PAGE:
How Pain’s Negative Attention Hurts and What to Do About it
Do you want to get someone’s attention?
Pain will do it.
There’s nothing like danger to wake up the human mind and body.
Showing The Pain
If you need an example, just look at almost any advertisement or news bite from a politician. It usually goes like this… “something precious and safe is being threatened by the political opponent. You can blame the “ugly-name-of-the-fearful-group”. And oh, by the way, you can trust us and only us to make it all better.”
Millions of years of evolution have conditioned us for this pain avoidance, and boy did evolution do a good job. Getting someone’s attention with a pain point works extremely well.
Too Much Pain
The problem with the danger-avoidance system is that it’s overdoing its job. It’s working so well that anxiety levels are higher than ever. Suicide rates are skyrocketing. Loneliness and isolation are increasing.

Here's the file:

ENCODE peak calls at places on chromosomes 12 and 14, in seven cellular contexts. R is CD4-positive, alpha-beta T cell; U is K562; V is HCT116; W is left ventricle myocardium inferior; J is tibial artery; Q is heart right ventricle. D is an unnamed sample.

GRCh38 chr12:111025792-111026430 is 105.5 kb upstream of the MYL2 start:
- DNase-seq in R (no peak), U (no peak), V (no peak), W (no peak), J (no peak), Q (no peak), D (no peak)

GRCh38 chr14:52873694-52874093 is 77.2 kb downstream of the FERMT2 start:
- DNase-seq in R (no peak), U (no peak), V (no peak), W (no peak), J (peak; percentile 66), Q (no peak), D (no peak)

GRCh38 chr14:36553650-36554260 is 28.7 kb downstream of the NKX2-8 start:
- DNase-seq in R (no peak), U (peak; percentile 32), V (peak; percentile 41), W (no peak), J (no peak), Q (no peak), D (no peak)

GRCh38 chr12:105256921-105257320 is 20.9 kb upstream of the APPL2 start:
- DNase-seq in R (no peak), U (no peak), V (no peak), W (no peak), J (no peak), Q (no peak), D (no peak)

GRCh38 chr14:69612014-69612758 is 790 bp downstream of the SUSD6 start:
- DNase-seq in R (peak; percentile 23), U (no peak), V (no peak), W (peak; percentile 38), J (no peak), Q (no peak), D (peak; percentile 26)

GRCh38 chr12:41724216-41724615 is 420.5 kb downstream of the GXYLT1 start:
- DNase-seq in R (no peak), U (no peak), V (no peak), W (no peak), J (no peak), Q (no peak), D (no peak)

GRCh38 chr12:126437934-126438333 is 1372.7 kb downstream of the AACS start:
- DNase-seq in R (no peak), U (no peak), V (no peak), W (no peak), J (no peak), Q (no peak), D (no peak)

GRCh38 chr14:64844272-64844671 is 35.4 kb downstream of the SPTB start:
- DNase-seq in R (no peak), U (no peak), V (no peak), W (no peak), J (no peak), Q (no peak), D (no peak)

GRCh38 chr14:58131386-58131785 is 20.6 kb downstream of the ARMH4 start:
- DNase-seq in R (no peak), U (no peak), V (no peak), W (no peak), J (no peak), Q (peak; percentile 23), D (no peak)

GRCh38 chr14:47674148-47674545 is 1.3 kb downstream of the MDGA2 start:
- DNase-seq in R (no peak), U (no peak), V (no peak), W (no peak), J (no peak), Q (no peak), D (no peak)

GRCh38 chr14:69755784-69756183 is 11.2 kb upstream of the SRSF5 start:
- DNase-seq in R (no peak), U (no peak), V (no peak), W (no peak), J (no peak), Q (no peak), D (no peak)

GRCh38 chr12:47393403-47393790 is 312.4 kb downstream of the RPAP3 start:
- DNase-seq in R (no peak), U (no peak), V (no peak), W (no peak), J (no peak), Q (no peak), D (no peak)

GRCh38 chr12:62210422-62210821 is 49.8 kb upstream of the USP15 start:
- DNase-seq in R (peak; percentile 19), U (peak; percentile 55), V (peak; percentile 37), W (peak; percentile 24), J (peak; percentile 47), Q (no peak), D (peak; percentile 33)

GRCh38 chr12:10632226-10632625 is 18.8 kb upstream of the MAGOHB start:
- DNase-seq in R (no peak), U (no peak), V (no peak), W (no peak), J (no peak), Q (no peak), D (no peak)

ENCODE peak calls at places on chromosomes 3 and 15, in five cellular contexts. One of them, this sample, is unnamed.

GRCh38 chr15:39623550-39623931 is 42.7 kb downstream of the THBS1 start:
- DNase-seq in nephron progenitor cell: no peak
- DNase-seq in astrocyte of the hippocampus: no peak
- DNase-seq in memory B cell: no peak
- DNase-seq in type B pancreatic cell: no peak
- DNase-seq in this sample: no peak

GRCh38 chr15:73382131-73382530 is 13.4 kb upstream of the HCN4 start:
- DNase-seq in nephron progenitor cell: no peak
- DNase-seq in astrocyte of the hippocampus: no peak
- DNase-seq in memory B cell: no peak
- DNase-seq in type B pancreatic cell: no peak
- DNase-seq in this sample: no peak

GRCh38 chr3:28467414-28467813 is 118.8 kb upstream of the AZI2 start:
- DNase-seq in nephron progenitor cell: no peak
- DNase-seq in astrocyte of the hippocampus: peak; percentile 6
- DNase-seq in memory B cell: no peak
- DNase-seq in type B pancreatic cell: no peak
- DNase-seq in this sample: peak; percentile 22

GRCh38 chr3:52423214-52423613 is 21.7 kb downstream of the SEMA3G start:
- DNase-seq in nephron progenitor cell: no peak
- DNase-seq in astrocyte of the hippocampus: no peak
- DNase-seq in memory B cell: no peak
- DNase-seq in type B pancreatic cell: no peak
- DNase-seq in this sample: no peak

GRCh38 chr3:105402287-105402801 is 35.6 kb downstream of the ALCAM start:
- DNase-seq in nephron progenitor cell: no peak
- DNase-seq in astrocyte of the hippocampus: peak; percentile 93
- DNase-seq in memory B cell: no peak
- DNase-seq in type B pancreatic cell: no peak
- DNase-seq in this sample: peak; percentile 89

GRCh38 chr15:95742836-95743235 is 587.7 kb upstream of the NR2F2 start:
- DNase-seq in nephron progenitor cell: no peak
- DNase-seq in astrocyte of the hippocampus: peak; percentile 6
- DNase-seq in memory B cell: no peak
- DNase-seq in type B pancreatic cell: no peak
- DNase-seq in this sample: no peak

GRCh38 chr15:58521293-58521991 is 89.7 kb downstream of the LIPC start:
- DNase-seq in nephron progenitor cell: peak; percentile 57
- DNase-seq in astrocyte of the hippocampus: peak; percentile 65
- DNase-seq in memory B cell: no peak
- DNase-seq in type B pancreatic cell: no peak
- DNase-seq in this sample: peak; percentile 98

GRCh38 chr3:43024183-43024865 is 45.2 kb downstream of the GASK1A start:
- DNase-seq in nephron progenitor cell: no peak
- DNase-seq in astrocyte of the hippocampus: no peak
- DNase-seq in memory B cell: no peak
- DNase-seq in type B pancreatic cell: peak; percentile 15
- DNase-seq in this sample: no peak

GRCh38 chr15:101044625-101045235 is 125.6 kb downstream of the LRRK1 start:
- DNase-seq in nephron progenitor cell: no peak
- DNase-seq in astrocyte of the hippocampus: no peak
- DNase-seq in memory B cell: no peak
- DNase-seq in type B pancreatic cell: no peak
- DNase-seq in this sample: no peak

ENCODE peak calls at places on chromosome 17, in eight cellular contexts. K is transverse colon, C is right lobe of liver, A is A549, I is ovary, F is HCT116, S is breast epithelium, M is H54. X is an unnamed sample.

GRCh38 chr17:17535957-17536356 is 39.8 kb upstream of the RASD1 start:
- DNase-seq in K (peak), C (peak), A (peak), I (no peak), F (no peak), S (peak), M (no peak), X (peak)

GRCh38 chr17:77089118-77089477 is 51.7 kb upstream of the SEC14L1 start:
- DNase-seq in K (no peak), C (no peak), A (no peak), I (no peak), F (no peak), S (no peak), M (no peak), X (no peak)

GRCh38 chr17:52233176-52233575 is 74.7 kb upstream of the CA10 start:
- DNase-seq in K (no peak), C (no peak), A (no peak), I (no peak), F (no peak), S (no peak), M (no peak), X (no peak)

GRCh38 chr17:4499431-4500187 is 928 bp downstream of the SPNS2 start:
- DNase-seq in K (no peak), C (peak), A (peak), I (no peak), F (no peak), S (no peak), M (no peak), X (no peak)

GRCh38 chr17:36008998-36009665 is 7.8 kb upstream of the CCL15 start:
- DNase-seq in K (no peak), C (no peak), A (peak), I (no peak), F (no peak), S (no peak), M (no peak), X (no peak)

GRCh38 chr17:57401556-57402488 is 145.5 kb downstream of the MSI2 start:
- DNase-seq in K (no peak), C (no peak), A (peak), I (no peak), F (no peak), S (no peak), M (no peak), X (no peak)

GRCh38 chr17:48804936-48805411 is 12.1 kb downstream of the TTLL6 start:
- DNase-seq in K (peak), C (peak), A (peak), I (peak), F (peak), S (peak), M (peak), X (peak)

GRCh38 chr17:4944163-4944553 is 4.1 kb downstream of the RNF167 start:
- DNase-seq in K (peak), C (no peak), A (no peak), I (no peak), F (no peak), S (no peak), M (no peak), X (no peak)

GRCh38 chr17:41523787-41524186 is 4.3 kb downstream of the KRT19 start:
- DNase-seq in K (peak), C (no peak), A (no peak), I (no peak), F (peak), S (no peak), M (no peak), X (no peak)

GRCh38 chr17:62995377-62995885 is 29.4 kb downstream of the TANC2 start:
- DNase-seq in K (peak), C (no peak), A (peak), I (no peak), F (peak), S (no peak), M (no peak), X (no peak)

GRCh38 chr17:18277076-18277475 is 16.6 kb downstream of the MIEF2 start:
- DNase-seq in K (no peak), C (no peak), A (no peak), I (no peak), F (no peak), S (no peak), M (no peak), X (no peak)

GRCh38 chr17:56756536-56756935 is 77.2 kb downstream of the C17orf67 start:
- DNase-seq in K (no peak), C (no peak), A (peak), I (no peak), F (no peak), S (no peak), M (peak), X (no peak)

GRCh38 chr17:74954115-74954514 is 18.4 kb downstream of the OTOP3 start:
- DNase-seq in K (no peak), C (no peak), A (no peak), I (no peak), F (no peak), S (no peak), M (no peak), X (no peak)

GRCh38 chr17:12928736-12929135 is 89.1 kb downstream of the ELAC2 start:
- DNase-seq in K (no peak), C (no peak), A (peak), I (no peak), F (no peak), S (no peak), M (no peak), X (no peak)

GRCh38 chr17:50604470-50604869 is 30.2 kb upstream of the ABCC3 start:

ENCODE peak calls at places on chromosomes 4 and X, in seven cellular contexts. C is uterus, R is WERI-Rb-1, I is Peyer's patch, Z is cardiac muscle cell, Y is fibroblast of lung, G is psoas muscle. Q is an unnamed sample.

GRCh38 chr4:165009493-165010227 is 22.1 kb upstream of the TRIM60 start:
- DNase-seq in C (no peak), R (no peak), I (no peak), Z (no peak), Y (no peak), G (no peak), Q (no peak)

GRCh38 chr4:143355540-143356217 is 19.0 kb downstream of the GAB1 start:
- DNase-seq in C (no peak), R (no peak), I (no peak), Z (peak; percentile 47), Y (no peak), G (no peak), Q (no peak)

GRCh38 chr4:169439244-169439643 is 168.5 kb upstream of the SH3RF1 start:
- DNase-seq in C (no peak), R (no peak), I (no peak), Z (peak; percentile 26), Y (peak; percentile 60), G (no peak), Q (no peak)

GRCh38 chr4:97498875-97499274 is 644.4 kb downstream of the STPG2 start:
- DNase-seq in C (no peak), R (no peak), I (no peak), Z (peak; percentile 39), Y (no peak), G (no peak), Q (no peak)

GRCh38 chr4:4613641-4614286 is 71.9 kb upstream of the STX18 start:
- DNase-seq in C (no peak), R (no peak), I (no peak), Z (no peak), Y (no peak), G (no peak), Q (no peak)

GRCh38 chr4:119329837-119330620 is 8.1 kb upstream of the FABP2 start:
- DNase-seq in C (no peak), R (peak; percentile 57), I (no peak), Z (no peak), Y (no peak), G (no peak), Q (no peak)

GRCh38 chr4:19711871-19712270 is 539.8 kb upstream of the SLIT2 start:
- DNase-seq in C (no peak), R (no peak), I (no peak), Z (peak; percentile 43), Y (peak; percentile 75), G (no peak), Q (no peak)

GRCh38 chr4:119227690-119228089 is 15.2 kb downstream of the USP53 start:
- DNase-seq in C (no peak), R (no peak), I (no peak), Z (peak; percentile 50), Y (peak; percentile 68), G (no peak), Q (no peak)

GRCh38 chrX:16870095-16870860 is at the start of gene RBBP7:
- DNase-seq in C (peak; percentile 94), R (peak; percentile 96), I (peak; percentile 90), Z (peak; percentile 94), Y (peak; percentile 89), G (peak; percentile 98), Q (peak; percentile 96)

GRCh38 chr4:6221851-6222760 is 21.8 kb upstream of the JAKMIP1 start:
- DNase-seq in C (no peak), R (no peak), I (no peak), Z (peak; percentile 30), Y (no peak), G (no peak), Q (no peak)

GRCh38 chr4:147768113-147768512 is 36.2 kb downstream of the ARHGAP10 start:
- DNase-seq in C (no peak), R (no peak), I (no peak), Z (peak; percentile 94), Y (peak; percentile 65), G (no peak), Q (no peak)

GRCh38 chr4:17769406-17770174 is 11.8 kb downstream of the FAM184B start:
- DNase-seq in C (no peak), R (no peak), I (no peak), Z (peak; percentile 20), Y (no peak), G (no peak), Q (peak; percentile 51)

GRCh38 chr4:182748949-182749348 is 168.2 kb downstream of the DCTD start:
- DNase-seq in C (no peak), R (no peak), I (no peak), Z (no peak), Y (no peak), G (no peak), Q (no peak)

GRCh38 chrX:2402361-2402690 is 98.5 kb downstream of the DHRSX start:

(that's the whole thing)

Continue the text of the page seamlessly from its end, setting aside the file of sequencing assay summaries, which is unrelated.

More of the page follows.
All this, despite statistics showing us that crimes of violence are lower both domestically and globally.
This is the Pain Story
By the way. Did you see what I did just there?
I presented a problem (pain), then I gave you an example of how it’s real (in politics), and how it’s only getting worse (more pain examples).
Now my job as a helpful guide is to show you a better way.
As storytellers and marketers, we need to understand how humans work so we can indeed help each other get better.
Finding a Better Way
Unlike the politician who uses blame of others to sell his point of view, we can use solutions that bring positive change to all sides.
For example, considerer the work of neuroscientist, Rick Hanson. His “Positive neuroplasticity” encourages us to change our brains on a regular basis, drip by drip.
By focusing on the good points of life for just 15 seconds we can develop new more positive brain pathways that counteract more negative emotions.
Also, by consciously seeking out these things that bring us feelings of joy and beauty we counteract the more negative danger-avoiding systems within us.
By being grateful at the end of each day for these “good points”, we gain better sleep, better emotions and better results for the next day and every day.